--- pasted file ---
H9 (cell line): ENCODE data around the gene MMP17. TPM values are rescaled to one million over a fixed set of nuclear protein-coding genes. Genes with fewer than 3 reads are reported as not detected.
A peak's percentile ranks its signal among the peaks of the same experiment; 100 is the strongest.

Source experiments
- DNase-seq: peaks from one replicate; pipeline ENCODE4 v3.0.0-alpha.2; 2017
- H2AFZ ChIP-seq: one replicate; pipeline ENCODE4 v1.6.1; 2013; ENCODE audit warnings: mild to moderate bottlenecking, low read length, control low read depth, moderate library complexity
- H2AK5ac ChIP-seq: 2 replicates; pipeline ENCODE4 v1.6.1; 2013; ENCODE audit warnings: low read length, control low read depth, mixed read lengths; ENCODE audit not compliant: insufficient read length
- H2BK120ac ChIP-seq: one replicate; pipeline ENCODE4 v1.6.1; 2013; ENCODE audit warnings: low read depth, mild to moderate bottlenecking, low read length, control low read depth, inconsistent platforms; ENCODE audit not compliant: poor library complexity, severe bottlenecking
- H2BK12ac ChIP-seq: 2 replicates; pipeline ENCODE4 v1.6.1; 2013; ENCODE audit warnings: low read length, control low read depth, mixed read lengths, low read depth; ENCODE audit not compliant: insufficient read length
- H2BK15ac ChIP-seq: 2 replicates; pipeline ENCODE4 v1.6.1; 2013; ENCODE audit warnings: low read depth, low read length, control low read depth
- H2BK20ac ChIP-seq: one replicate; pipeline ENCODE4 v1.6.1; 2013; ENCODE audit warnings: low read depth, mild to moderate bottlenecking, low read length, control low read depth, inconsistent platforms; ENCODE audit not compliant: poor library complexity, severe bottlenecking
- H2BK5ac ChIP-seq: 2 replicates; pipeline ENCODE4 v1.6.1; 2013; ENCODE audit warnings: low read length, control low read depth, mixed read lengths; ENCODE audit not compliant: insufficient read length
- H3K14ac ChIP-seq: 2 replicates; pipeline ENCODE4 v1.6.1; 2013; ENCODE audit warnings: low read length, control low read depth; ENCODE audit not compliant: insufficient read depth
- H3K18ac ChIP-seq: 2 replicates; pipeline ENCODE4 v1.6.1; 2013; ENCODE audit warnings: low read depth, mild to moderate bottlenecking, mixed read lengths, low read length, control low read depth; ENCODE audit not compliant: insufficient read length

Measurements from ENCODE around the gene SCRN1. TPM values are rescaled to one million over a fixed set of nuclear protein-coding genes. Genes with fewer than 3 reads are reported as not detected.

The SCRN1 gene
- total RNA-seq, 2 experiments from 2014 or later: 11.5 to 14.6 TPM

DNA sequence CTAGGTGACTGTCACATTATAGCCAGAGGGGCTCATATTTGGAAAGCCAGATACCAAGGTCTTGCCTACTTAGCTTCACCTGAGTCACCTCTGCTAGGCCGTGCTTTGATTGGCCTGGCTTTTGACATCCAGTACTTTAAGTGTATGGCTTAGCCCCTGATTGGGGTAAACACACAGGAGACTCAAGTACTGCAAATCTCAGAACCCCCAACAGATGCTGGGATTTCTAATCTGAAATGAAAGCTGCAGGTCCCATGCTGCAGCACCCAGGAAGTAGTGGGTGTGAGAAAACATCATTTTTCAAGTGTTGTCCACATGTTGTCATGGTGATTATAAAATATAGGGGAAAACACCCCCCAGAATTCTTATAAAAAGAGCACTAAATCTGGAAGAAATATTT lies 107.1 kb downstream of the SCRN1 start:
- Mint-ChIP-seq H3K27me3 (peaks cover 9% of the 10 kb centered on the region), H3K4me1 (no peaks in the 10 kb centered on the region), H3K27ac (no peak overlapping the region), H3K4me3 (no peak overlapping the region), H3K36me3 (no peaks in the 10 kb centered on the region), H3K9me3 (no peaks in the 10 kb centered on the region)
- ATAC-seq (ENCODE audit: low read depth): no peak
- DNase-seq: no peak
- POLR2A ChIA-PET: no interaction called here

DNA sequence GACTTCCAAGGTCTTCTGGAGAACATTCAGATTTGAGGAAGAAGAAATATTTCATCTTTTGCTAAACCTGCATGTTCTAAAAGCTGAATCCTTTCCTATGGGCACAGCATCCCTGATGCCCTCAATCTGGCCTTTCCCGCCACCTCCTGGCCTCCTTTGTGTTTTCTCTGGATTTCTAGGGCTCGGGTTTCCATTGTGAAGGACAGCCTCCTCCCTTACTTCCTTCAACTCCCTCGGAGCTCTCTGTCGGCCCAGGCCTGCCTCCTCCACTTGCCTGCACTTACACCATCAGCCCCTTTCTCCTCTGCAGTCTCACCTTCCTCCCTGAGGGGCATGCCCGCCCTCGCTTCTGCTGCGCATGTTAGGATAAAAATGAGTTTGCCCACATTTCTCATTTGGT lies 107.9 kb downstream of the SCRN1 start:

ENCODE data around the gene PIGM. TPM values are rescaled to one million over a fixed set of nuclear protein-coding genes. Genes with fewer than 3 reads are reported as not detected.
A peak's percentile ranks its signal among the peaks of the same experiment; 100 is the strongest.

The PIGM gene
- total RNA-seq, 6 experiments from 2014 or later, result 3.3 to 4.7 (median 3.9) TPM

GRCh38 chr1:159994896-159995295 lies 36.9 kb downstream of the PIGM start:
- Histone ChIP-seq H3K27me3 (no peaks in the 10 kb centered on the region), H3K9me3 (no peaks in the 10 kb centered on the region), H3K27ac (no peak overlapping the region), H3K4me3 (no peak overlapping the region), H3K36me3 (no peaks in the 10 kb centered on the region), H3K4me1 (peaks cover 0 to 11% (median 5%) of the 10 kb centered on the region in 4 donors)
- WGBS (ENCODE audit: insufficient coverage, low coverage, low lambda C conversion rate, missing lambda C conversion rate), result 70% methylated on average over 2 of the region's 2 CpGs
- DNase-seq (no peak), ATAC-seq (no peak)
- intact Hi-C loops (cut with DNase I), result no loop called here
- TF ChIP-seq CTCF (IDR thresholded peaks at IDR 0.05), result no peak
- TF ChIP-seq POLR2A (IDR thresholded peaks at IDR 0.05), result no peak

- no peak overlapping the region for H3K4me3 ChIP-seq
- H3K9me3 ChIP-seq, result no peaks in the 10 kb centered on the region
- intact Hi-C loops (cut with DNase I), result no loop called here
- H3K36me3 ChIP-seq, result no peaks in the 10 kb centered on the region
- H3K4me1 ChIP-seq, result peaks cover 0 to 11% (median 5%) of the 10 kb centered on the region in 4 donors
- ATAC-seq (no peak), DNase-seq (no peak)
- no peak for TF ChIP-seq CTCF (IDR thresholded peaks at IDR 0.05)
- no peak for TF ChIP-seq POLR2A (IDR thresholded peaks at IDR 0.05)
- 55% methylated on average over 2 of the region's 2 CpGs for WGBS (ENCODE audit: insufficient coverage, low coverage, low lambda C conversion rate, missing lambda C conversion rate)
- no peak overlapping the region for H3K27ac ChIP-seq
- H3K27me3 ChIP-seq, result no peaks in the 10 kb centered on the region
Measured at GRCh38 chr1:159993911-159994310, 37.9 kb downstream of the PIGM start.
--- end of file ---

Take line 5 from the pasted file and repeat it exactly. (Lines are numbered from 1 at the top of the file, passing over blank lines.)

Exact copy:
- H2AFZ ChIP-seq: one replicate; pipeline ENCODE4 v1.6.1; 2013; ENCODE audit warnings: mild to moderate bottlenecking, low read length, control low read depth, moderate library complexity